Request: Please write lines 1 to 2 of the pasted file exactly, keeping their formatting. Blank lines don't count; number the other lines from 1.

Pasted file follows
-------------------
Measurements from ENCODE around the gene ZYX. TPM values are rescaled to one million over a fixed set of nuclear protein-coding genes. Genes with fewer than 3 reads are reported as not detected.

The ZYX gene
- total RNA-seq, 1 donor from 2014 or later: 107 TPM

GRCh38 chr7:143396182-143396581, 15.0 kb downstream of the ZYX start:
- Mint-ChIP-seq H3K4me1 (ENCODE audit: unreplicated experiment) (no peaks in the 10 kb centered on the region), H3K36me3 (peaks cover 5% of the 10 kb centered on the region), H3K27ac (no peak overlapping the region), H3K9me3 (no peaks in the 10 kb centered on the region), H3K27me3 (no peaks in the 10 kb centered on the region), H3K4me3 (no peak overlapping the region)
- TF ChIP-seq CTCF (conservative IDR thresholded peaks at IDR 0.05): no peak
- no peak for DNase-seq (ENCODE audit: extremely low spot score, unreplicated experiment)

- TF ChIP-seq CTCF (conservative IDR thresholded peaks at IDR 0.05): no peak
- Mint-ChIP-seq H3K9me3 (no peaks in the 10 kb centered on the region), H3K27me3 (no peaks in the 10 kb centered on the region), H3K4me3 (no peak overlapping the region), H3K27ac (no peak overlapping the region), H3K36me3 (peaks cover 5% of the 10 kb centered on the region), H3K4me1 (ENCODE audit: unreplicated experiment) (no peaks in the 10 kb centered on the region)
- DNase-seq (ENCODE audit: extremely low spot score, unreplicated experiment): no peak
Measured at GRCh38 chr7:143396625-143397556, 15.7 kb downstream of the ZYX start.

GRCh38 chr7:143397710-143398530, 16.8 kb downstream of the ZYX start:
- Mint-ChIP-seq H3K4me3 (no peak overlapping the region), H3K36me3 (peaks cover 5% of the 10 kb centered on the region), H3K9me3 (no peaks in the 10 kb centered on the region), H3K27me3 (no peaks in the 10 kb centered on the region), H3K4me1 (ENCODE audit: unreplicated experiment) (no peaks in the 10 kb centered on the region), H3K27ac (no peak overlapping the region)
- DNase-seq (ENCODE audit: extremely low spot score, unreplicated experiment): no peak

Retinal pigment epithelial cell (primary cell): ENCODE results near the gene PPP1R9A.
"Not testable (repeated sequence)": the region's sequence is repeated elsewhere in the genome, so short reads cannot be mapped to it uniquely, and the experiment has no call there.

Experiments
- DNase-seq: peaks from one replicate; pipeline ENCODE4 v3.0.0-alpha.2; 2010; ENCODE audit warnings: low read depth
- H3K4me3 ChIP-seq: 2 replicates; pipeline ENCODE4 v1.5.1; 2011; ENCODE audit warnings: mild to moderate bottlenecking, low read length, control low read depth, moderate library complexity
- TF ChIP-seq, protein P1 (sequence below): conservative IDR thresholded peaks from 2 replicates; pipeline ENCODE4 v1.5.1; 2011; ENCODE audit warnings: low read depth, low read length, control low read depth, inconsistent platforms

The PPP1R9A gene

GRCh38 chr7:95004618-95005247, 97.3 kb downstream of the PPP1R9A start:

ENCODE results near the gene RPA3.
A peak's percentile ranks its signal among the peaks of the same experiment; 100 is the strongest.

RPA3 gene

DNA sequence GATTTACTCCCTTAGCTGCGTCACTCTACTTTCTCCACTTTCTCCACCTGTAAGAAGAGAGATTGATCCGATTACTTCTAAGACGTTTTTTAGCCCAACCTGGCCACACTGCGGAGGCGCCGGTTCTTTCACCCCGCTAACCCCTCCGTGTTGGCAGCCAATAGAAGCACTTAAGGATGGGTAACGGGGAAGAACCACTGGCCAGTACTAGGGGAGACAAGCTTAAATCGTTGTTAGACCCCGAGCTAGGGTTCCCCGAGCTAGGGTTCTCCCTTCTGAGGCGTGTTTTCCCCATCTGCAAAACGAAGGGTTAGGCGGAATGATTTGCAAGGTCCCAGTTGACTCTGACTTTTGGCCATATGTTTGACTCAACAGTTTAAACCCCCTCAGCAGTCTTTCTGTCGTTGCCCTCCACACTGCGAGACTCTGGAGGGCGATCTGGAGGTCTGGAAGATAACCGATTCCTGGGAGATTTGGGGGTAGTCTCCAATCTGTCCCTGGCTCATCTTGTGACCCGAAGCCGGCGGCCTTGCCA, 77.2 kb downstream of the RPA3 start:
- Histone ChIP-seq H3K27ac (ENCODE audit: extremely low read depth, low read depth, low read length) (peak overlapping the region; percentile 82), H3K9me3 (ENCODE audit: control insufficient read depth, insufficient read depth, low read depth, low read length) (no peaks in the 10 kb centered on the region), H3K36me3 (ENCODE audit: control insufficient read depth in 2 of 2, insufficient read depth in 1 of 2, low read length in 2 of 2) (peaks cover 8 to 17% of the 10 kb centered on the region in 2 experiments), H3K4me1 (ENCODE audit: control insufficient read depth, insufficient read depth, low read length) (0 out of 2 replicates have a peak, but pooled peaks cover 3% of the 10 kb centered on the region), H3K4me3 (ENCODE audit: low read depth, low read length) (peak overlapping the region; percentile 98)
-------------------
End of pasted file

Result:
Measurements from ENCODE around the gene ZYX. TPM values are rescaled to one million over a fixed set of nuclear protein-coding genes. Genes with fewer than 3 reads are reported as not detected.

The ZYX gene